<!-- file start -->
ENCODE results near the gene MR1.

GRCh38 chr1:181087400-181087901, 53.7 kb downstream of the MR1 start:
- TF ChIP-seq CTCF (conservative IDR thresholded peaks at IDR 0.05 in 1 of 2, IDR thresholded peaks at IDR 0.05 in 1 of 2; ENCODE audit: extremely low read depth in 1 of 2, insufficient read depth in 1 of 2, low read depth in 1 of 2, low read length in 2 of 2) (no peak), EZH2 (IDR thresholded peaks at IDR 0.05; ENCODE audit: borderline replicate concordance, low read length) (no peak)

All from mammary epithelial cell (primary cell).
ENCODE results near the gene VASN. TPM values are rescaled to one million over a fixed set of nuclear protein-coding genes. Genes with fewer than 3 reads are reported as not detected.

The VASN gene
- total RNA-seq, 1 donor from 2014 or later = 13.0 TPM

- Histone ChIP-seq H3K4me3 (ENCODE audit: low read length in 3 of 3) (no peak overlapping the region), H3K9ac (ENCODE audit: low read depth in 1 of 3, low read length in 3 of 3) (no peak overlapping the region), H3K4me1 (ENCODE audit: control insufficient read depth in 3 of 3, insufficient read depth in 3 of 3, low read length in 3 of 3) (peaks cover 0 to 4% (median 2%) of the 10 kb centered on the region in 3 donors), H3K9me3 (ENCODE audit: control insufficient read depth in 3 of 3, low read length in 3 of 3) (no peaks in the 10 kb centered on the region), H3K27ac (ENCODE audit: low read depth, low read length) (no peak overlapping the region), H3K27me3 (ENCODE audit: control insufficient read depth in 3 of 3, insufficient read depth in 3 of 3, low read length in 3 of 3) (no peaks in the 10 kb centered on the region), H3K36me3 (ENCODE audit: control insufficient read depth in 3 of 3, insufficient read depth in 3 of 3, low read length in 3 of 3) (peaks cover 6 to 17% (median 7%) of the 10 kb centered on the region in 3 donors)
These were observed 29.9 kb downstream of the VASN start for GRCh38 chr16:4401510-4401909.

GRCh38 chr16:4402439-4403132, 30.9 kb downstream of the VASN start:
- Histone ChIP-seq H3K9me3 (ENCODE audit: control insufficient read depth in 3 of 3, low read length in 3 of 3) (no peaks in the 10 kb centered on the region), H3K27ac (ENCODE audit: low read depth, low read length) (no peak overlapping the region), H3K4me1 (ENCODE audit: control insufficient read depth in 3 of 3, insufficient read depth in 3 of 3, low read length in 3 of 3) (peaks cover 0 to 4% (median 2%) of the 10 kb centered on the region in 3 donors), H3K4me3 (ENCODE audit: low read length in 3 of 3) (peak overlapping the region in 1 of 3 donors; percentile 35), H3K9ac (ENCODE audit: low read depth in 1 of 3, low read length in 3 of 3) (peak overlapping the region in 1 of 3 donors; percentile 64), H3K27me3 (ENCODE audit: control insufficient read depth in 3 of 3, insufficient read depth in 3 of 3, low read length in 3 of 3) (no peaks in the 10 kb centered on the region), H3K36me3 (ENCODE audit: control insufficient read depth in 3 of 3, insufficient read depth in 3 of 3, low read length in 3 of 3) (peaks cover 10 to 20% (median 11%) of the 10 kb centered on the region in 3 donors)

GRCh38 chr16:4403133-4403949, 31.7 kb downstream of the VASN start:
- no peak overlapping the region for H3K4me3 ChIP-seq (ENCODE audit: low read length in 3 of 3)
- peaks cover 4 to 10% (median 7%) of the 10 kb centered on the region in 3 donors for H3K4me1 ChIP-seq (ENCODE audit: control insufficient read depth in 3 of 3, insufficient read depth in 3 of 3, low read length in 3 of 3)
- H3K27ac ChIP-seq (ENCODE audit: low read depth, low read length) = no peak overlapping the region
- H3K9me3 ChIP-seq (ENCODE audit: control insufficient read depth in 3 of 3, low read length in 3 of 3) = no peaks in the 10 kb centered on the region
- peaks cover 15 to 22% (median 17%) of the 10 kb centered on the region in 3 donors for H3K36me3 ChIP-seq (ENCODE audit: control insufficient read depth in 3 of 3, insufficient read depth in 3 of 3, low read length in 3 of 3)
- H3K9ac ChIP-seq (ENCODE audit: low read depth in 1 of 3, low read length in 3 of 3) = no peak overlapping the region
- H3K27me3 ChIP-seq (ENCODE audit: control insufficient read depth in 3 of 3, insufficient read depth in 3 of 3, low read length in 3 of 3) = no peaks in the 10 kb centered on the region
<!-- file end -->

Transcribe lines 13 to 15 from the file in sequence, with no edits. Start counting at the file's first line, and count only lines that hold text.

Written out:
- no peak overlapping the region for H3K4me3 ChIP-seq (ENCODE audit: low read length in 3 of 3)
- peaks cover 4 to 10% (median 7%) of the 10 kb centered on the region in 3 donors for H3K4me1 ChIP-seq (ENCODE audit: control insufficient read depth in 3 of 3, insufficient read depth in 3 of 3, low read length in 3 of 3)
- H3K27ac ChIP-seq (ENCODE audit: low read depth, low read length) = no peak overlapping the region